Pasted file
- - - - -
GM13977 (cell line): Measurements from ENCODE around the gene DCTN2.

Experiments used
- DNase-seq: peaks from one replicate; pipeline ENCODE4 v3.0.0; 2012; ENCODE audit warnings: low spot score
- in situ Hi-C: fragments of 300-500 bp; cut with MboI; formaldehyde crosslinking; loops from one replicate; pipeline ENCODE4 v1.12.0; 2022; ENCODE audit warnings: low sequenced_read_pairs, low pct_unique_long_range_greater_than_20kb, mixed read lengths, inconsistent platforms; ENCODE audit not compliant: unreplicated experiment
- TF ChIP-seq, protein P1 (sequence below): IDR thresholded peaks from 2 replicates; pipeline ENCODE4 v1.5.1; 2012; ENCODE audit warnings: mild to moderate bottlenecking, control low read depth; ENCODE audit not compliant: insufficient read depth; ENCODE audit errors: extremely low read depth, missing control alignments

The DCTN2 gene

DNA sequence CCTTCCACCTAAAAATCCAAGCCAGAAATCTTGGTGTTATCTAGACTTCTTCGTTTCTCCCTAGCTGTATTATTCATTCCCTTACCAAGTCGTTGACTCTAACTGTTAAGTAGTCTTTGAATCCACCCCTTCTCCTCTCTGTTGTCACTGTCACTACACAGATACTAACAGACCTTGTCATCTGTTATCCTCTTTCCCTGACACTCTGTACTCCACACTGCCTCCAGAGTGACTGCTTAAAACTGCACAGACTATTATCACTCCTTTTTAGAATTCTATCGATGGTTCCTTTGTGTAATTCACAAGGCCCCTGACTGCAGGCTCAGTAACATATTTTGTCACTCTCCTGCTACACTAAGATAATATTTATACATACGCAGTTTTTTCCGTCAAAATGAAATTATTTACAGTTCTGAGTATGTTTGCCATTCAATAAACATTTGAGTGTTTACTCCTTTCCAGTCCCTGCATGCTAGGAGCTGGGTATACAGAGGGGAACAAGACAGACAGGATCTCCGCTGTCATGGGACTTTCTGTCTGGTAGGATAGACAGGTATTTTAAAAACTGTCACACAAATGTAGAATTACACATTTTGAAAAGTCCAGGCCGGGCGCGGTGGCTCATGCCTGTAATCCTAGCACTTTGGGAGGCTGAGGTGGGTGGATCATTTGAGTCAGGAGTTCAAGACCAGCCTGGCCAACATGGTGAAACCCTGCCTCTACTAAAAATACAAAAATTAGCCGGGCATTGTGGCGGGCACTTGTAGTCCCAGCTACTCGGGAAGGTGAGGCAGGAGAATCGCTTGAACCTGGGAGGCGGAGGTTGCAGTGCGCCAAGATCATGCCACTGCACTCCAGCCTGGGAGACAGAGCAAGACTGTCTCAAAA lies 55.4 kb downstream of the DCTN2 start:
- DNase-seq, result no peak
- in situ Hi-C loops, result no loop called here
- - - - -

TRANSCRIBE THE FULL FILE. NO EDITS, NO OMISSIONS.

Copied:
GM13977 (cell line): Measurements from ENCODE around the gene DCTN2.

Experiments used
- DNase-seq: peaks from one replicate; pipeline ENCODE4 v3.0.0; 2012; ENCODE audit warnings: low spot score
- in situ Hi-C: fragments of 300-500 bp; cut with MboI; formaldehyde crosslinking; loops from one replicate; pipeline ENCODE4 v1.12.0; 2022; ENCODE audit warnings: low sequenced_read_pairs, low pct_unique_long_range_greater_than_20kb, mixed read lengths, inconsistent platforms; ENCODE audit not compliant: unreplicated experiment
- TF ChIP-seq, protein P1 (sequence below): IDR thresholded peaks from 2 replicates; pipeline ENCODE4 v1.5.1; 2012; ENCODE audit warnings: mild to moderate bottlenecking, control low read depth; ENCODE audit not compliant: insufficient read depth; ENCODE audit errors: extremely low read depth, missing control alignments

The DCTN2 gene

DNA sequence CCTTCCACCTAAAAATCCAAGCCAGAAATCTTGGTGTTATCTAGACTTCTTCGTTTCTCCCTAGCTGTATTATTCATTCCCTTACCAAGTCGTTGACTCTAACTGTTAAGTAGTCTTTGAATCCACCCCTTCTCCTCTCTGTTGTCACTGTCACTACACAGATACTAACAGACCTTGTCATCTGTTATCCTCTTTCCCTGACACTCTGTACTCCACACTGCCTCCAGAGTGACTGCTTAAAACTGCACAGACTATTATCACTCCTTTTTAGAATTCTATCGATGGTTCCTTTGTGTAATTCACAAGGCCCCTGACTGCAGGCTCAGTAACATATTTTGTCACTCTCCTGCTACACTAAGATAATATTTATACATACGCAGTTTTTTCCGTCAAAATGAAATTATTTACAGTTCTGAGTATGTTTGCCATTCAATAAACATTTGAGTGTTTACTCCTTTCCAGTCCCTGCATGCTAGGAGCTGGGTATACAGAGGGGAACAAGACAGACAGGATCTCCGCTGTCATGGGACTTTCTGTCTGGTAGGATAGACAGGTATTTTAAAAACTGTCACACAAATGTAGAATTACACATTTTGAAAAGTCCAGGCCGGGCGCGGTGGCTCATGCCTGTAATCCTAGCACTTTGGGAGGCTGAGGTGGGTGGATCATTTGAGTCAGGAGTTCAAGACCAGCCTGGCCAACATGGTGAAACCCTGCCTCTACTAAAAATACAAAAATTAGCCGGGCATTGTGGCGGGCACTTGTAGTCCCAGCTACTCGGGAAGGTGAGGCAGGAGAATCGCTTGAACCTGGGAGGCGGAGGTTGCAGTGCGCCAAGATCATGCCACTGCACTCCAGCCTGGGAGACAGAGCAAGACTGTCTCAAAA lies 55.4 kb downstream of the DCTN2 start:
- DNase-seq, result no peak
- in situ Hi-C loops, result no loop called here